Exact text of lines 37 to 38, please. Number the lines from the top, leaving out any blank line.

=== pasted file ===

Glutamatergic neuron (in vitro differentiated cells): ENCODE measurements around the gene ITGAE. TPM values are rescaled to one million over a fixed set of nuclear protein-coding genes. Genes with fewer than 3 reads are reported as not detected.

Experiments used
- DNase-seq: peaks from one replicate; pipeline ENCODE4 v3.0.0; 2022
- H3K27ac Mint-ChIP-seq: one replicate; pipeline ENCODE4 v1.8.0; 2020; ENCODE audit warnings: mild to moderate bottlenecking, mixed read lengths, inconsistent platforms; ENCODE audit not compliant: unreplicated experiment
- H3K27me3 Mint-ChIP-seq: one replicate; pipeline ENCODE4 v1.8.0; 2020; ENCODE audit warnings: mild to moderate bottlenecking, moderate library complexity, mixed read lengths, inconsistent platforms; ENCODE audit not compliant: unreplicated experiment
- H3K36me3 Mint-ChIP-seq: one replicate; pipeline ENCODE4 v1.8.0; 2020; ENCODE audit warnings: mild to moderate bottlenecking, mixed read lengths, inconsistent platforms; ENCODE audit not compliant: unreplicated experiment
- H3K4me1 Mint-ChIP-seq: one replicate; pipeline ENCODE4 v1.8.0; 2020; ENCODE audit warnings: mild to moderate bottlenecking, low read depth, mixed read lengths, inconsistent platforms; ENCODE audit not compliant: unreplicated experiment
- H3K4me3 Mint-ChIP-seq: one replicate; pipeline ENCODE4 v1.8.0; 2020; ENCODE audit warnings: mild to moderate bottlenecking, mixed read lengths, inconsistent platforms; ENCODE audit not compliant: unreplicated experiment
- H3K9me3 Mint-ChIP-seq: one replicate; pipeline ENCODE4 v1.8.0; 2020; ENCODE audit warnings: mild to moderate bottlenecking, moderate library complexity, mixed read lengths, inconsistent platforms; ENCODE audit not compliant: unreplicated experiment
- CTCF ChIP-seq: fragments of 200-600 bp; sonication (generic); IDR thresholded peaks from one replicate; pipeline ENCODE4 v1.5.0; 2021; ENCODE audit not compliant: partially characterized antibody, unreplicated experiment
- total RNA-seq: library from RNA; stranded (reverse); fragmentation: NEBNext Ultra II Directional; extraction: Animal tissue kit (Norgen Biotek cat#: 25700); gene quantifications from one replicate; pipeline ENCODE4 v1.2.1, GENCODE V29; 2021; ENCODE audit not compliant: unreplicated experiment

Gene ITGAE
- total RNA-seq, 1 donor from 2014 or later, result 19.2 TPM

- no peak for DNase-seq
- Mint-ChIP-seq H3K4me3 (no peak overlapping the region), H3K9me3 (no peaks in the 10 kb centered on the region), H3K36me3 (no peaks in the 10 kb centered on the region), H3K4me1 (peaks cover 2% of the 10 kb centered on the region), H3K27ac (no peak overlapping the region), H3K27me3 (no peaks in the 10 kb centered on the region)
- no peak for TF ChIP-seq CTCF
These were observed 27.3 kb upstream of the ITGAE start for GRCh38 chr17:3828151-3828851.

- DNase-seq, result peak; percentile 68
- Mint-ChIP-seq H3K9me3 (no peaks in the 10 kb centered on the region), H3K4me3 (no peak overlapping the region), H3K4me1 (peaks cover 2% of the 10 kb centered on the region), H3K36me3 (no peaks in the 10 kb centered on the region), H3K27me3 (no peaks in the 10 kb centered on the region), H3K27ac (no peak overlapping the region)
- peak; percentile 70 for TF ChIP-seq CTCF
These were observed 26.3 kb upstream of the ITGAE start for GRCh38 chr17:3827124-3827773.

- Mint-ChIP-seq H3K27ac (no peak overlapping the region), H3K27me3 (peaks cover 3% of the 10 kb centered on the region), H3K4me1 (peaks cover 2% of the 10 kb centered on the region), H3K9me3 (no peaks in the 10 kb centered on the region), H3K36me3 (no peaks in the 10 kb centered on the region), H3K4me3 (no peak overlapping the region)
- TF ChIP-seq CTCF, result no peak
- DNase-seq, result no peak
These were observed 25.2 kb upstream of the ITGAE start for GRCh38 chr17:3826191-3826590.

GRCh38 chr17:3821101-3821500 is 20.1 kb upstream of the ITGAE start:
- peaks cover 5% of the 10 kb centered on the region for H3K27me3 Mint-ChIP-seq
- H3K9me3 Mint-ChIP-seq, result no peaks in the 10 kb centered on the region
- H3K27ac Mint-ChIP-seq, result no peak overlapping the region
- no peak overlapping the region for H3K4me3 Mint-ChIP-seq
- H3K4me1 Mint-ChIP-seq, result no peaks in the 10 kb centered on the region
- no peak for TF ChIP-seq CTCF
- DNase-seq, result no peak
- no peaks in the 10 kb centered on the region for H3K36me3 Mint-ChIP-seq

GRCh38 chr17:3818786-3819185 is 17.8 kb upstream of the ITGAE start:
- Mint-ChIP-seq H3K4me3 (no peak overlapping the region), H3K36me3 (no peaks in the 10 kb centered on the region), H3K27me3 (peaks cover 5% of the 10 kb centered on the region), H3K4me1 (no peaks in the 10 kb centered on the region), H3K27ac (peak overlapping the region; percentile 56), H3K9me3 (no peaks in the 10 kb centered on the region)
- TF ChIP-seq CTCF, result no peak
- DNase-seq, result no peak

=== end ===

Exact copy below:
- TF ChIP-seq CTCF, result no peak
- DNase-seq, result no peak